Munster’s Andrew Conway: ‘It may have happened bit too quick for me at the start’

Colm Kinsella, Rugby Correspondent


Colm Kinsella, Rugby Correspondent


Munster’s Andrew Conway: ‘It may have happened bit too quick for me at the start’

Andrew Conway, centre, is congratulated by team mates Arno Botha, Rory Scannell and JJ Hanrahan after scoring one of his two tries against Edinburgh in the Guinness PRO14 at Musgrave Park on Friday

SO how would Andrew Conway compare the version of himself which arrived at Munster six years ago with a lofty under-age reputation to that which scored a hat-trick of tries for Ireland against the USA nine days ago and bagged two more for Munster against Edinburgh on Friday?

For one, twenty seven-year-old Conway says he is enjoying his rugby more now.

Over five and a half seasons, Conway has amassed 103 caps for Munster and added 10 appearances for Ireland.

The winger says he is a more mature person than the 22-year-old who arrived at Munster from Leinster at the start of the 2013/2014 season.

Conway said: “I’m a lot more mature, probably (than when I arrived at Munster), I enjoy rugby more, I'd say. 

“I’ve changed my mindset around how grateful I am to be a rugby player. It may have happened a bit too quick for me at the start where I was 18 and I was just out of school and I had signed a contract with Leinster.

“Then, it didn't keep continuing on that trajectory. 

“I think part of it was that I almost didn't realise the work that it took to try and become an international player.

“I had to find out the hard way that it doesn’t just happen for you, maybe your talent might get you a provincial contract, but the hard work starts then.

“It's not that I didn't necessarily work hard. I probably just did the minimum.

“I turned up, I trained hard whenever I was on the pitch, I did my weight sessions, but I didn't really go after it in all aspects. That took a few years to learn.

“Thankfully, I did learn the lesson in time to live out the dream of playing for Ireland, hope to continue doing that.

“It is a constant learning and my mindset changes pretty much from year to year because that is just the revolution of you're getting that bit older, you are seeing things in a different way and you are growing, so hopefully I will keep continuing to learn. 

“The game is changing even now and you need to keep going with that and adapting with that, so hopefully it will keep going.”

So did he find it hard not to push too hard to get starts in all the marquee Champions Cup and Guinness PRO14 fixtures when he first arrived?

“If you are being honest with yourself it is not anyone's fault except for yours (not being selected for the biggest Munster games when he first arrived), so you just need to get your s**t together really and realise that.

“No one is going to do it for you, no one is going to do the hard work, no one is going to do the extras, no one is going to turn up and play the game for you.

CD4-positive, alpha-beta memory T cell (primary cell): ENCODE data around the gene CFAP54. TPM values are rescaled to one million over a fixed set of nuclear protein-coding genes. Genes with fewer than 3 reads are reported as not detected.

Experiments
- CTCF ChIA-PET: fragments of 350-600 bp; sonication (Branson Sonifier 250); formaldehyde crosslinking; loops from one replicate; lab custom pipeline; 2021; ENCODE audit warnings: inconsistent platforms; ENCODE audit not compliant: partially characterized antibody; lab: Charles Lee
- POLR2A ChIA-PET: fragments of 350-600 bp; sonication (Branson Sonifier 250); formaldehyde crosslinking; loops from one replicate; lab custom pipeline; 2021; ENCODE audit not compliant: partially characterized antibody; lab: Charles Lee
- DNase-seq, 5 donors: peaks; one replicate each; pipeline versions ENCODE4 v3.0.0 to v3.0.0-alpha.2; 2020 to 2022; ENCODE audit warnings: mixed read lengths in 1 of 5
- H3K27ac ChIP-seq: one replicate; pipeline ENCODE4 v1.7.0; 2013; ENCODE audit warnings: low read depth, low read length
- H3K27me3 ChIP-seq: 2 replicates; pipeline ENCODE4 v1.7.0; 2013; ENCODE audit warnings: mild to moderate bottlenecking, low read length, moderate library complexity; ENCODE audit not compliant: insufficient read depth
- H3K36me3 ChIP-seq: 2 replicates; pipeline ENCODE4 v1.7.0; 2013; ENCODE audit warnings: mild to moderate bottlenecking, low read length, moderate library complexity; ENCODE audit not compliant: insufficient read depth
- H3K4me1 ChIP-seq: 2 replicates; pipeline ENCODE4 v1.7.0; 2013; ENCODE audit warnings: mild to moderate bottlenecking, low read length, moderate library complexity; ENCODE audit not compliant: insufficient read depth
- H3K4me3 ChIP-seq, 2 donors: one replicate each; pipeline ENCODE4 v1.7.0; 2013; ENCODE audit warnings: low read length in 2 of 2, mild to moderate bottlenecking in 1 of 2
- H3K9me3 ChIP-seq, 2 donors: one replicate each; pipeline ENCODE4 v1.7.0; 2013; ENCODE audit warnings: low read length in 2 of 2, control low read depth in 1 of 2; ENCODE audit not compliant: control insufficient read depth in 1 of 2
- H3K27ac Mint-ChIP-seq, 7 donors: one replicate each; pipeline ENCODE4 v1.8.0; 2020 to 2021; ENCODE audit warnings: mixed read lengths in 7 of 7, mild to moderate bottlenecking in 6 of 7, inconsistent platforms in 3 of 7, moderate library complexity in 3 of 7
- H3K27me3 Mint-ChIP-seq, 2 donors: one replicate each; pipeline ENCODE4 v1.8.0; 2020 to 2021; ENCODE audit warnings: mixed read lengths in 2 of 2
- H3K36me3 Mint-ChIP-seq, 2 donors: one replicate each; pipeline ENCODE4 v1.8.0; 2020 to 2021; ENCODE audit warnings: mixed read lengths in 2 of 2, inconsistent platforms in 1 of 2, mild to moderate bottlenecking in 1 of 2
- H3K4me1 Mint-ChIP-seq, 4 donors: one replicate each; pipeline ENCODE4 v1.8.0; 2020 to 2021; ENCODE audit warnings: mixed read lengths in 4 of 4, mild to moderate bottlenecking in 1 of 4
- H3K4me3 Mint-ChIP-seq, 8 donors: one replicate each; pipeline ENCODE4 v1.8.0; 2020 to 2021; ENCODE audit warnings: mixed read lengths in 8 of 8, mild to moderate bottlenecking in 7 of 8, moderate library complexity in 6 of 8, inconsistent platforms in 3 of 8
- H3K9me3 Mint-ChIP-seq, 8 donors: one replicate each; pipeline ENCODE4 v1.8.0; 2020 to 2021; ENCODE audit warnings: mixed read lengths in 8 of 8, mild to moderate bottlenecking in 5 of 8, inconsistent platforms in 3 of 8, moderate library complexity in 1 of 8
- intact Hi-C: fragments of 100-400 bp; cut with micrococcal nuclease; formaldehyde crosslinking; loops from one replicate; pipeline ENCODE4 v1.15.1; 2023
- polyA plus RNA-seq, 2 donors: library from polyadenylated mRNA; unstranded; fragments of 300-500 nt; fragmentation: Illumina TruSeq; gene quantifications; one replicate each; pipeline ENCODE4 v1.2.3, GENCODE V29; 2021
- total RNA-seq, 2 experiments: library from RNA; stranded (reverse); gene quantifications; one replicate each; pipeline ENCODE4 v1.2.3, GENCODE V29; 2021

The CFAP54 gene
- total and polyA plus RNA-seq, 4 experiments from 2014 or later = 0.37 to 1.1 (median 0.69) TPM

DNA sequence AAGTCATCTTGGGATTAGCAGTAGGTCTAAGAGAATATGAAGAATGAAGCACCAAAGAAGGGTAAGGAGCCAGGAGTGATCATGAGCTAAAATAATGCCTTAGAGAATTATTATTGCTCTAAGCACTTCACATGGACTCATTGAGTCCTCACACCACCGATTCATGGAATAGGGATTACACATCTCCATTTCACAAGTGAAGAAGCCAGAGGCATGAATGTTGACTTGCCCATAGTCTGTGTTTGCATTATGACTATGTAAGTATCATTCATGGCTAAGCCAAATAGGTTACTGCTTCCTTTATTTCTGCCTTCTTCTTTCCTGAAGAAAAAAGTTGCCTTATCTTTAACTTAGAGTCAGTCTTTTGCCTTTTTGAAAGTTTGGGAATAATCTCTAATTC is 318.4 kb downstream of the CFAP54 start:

“You have to do it yourself and that just is what it is. It's the reality of life, not just in rugby. It is not going to be handed to you on a silver plate, 'here you go, enjoy yourself', you need to go out and earn your teammates respect, you need to go out and earn your opposition respect, you do that week to week.

“You need to make that a lifestyle choice, fit everything in around your performance because at the end of the day we have one test a week that everyone sees, but there is a lot more goes into it than just that 80 minutes.

“That 80 minutes is a reflection of your consistency throughout the week and throughout the foundations you have laid in pre-season, everything that you do, so it is a constant lifestyle thing.”

Conway’s fine run of form for Munster so far this season scoring five tries in seven starts – including two against Edinburgh in Cork on Friday – saw him win three more Ireland caps in November with starts against Italy and the USA and a used substitute role against Argentina.

However, Conway, who made his 100th appearance for Munster against Leinster in October, believes he is yet to play the best rugby of his career.

He said: “I don't think so, no.

“Yes and no. I am playing all right, but if I can continue on and get involved like I have been saying - I want to be involved - in the teens carries and setting lads up, not just going out there and getting the ball when it comes to my wing and chasing the high ball when there is a box kick on my side, I want to go out and put my stamp on games.

“If I can continue to do that then I think I will be playing the best rugby of my career.”

Munster have been boosted recently by the return to full fitness of Ireland internationals, scrum-half Conor Murray and centre Chris Farrell, South African centre Jaco Taute and dynamic back-rower Conor Oliver.

Munster face into the first of two back-to-back Champions Cup pool fixtures against Castres Olympique when the French champions visit Thomond Park on Sunday, 1pm.

Conway said of the returning internationals: “It is brilliant. Having lads fresh in off big injuries is a huge thing.

“The energy guys bring naturally from watching on from the sidelines for a long time is infectious.

“You have guys who have been away on international duty and are coming back, the guys who have been here and have done really well over the past month. It’s a good place to be.

“You lose one game especially in Europe, we have a win and a draw, we probably need two wins out of these next block in Europe to put ourselves in the frame to be where we want to be. It’s exciting.”

* Andrew Conway was unveiled as a Brand Ambassador for Life Style Sports at their store at Childers Retail Park, Childers Road, Limerick on Thursday last. To join the conversation and learn more about the partnership follow @lifestylesportsrugby and #LiveRugby